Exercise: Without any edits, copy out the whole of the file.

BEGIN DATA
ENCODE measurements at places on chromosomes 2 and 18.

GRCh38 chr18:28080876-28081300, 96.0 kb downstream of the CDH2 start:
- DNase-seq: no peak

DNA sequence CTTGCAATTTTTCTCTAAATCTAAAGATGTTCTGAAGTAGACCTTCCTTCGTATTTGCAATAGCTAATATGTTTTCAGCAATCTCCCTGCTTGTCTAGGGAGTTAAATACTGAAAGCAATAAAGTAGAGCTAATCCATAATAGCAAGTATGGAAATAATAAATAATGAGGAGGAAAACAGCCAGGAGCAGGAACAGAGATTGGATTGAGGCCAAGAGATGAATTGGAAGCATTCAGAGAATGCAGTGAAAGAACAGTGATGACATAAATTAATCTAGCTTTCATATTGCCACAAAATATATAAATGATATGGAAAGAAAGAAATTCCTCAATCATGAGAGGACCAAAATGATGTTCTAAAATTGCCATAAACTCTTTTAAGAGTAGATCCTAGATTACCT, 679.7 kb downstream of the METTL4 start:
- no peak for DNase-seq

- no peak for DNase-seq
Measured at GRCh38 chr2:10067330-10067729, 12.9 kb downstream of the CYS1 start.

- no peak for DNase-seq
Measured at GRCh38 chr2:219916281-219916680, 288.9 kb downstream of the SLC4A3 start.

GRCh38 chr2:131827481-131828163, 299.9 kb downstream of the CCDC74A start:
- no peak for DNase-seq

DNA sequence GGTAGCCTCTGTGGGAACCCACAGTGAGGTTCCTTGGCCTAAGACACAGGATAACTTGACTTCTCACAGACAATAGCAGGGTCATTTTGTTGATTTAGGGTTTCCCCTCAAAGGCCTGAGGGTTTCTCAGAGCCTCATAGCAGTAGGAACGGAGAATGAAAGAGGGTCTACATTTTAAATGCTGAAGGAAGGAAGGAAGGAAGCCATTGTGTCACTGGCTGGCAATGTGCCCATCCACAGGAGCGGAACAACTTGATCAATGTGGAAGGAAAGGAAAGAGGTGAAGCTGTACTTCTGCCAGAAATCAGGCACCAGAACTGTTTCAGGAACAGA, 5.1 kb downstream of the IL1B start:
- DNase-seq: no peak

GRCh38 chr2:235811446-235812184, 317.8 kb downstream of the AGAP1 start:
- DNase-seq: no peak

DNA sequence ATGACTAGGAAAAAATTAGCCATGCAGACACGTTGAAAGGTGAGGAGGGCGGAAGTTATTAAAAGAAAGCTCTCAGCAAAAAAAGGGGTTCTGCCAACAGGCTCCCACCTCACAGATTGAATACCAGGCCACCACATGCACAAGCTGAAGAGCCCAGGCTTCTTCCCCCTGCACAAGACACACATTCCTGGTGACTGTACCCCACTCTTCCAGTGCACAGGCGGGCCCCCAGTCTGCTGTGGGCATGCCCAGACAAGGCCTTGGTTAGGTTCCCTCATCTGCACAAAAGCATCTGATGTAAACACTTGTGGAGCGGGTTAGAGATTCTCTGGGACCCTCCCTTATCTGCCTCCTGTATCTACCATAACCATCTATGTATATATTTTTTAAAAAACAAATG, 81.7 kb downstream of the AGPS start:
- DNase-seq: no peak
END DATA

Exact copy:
ENCODE measurements at places on chromosomes 2 and 18.

GRCh38 chr18:28080876-28081300, 96.0 kb downstream of the CDH2 start:
- DNase-seq: no peak

DNA sequence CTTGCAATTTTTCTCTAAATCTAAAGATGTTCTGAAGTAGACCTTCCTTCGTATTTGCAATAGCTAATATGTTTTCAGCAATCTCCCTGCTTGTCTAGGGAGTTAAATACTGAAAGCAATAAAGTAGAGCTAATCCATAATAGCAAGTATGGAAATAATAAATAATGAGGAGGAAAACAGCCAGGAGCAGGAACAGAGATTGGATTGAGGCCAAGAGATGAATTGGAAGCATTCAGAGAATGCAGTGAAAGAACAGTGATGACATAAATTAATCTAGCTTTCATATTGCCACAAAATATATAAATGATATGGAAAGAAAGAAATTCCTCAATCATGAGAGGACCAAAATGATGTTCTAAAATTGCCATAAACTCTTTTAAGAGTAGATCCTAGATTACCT, 679.7 kb downstream of the METTL4 start:
- no peak for DNase-seq

- no peak for DNase-seq
Measured at GRCh38 chr2:10067330-10067729, 12.9 kb downstream of the CYS1 start.

- no peak for DNase-seq
Measured at GRCh38 chr2:219916281-219916680, 288.9 kb downstream of the SLC4A3 start.

GRCh38 chr2:131827481-131828163, 299.9 kb downstream of the CCDC74A start:
- no peak for DNase-seq

DNA sequence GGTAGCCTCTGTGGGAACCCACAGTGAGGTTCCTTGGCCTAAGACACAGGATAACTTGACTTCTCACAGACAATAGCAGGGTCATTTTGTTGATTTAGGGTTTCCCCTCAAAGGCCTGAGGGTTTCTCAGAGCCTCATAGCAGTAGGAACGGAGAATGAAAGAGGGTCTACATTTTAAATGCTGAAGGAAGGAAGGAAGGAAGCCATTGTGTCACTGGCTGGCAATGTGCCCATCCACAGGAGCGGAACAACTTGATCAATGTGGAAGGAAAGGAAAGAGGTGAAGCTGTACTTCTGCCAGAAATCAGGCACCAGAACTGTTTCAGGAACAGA, 5.1 kb downstream of the IL1B start:
- DNase-seq: no peak

GRCh38 chr2:235811446-235812184, 317.8 kb downstream of the AGAP1 start:
- DNase-seq: no peak

DNA sequence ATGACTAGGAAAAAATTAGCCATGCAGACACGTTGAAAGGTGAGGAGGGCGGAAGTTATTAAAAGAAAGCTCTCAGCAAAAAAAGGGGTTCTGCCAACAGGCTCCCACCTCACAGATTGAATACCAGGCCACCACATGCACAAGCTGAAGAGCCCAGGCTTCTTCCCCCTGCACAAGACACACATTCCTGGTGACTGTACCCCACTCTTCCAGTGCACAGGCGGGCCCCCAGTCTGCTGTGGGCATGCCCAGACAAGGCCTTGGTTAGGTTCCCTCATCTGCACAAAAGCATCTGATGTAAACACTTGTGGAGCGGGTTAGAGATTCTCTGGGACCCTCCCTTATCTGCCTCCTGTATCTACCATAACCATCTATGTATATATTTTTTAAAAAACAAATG, 81.7 kb downstream of the AGPS start:
- DNase-seq: no peak